See: Social space; Personal space; Sidewalk study; Hallway studyIn 1966, Hall, in his The Hidden Dimension, stated the following: 
“As more and more is learned about both men and animals, it becomes clear that the skin itself is a very unsatisfactory boundary or measuring point for crowding. Like molecules that make up all matter, living things move and therefore require more or less fixed amounts of space (see: social space). Absolute zero, the bottom of the scale, is reached when people are so compressed that movement is no longer possible. Above this point, the containers in which man finds himself either allow him to move about freely or else cause him to jostle, push, and shove. How he responds to this jostling, and hence to the enclosed space, depends on how he feels about being touched by strangers.”
Here, interestingly, he compares people to molecules and notes frankly that "skin" is not a good boundary measurement for humans, which is good rule of thumb guideline for beginner human thermodynamicists in respect to discernment of "boundaries" in human social thermodynamic terms.
“Like gravity, the influence of two bodies on each other is inversely proportional not only to the square of the distance but possibly even the cube of the distance between them.”
where GS is the social gravity, d is the distance between the two people or animals, and n is a number between 2 and 3. Hall explains this logic in terms of his "invisible bubbles" theory and compressed social stress:
“If one sees man surrounded by a series of invisible bubbles which have measurable dimensions, architecture can be seen in a new light. It is then possible to conceive that people can be cramped by the spaces in which they have to live and work. They may find themselves forced into behavior, relationships, or emotional outlets that are overly stressful. When stress increases, sensitivity to crowding rises—people get more on edge—so that more and more space is required as less and less is available.”
A "monopole" field goes like . Magnetic monopoles don't actually exist as far as we know to date, but some situations can produce a field which is approximately a monopole field over a limited region. For example, if you have a long bar magnet and you stay close to one pole.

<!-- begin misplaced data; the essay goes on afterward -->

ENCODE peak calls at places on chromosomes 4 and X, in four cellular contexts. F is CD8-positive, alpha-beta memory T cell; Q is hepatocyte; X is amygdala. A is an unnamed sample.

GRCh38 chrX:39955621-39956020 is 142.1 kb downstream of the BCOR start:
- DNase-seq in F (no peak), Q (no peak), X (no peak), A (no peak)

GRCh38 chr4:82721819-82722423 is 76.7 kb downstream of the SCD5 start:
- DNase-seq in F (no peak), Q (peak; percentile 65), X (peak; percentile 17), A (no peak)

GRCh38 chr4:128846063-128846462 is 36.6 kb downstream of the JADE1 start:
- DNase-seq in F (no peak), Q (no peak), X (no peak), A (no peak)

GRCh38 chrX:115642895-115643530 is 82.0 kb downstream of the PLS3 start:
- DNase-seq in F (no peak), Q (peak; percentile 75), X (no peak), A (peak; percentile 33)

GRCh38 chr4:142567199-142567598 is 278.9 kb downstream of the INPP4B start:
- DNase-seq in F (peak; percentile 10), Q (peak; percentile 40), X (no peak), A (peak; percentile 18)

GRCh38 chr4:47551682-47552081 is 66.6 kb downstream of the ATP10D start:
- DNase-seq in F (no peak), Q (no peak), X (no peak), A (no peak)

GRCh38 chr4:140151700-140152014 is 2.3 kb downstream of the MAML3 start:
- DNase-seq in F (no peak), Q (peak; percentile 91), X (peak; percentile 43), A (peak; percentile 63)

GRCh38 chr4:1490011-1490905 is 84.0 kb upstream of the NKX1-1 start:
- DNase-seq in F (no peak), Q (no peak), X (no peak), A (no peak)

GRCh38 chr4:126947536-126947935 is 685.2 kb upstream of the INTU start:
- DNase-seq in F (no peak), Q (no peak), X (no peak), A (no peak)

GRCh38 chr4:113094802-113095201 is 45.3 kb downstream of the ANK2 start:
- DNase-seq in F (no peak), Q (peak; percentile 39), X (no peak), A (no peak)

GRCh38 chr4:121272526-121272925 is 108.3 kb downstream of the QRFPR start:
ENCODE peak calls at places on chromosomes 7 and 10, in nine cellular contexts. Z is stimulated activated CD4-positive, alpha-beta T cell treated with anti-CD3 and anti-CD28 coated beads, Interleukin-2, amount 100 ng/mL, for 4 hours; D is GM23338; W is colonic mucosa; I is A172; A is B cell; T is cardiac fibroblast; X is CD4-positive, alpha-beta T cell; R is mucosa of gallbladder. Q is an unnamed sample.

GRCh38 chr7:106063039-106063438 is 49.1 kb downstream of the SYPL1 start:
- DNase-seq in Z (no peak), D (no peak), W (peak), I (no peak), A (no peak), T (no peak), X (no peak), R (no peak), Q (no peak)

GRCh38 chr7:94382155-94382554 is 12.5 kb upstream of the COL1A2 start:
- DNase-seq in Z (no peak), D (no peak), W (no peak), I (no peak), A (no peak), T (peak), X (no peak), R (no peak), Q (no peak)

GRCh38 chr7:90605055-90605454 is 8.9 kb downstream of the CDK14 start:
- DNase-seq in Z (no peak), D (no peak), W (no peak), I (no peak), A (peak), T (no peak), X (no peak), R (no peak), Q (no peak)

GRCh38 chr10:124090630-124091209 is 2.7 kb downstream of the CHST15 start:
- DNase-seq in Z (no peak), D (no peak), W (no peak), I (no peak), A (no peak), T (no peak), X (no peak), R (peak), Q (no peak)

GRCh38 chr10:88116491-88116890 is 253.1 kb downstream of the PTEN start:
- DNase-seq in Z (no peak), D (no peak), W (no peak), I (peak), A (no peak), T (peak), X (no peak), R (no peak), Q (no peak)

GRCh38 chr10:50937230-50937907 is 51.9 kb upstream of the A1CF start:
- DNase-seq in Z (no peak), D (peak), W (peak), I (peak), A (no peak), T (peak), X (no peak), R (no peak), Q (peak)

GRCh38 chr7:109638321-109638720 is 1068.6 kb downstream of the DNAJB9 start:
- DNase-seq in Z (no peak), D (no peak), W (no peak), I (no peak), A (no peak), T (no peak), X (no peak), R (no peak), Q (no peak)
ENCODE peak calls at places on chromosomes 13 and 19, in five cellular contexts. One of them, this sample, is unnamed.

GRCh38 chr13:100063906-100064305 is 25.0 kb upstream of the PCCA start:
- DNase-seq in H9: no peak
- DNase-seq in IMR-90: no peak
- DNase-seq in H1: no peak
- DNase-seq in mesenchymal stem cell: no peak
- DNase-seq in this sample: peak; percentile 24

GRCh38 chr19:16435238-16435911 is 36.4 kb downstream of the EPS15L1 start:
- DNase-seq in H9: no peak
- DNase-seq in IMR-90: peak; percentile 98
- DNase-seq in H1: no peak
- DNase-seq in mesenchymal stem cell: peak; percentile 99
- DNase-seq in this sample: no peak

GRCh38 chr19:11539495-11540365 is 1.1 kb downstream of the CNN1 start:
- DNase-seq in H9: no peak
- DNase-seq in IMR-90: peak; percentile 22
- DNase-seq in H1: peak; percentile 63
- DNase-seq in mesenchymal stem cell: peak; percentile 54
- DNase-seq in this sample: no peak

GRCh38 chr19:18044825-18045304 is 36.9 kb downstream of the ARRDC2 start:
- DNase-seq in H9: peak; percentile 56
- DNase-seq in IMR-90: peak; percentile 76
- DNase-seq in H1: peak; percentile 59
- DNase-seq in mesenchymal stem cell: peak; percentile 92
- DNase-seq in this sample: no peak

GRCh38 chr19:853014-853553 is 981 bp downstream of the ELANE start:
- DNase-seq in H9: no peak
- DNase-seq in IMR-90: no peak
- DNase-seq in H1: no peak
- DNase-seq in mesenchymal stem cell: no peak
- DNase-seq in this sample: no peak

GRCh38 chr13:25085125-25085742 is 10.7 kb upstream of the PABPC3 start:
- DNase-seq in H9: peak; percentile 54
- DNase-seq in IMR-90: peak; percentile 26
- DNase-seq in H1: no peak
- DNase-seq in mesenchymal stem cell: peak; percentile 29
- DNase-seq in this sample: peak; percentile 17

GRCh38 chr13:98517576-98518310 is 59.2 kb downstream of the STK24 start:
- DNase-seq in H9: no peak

A "dipole" field goes like . This is what you get from a current loop or a bar magnet, when you get far enough away that it appears "small."
“Even with plenty of food and no pressure from predation, the population never exceeded 200 individuals, and stabilized at 150.”even before it was actually given the name "Dunbar number" in honor or Robin Dunbar. The following, below left, is Hall's reconstruction of the Calhoun's rat density study, shown adjacent to Libb Thims reconstruction of the same study based on Hall's description and illustration. 
|Depiction of a human molecular orbital showing of the 90 percent probability region of a person's location over the surface of the earth, the person considered as a human particle, shown inside of Hall's 1966 conception of 'reaction bubbles' (a type of personal space), according to which the probability region boundary is defined as one's thermodynamic boundary. |
“Each animal is surrounded by a series of bubbles or irregularly shaped balloons that serve to maintain proper spacing between individuals.”
“A captivating scholarly writing on how human beings react to and make use of spatial distance from a physical and psychological viewpoint, i.e. the study of proxemics. The book also deals with cultural differences in the use of space. Hall examines the French, German, English, Japanese, and Arab world comparing each with the American context and with one another.”— Rana Sinha (2006), review of The Hidden Dimension (Ѻ)
“Two points are very important to remember to ask: is it real and does it work?”— Edward Hall (c.1970), Publication (Ѻ)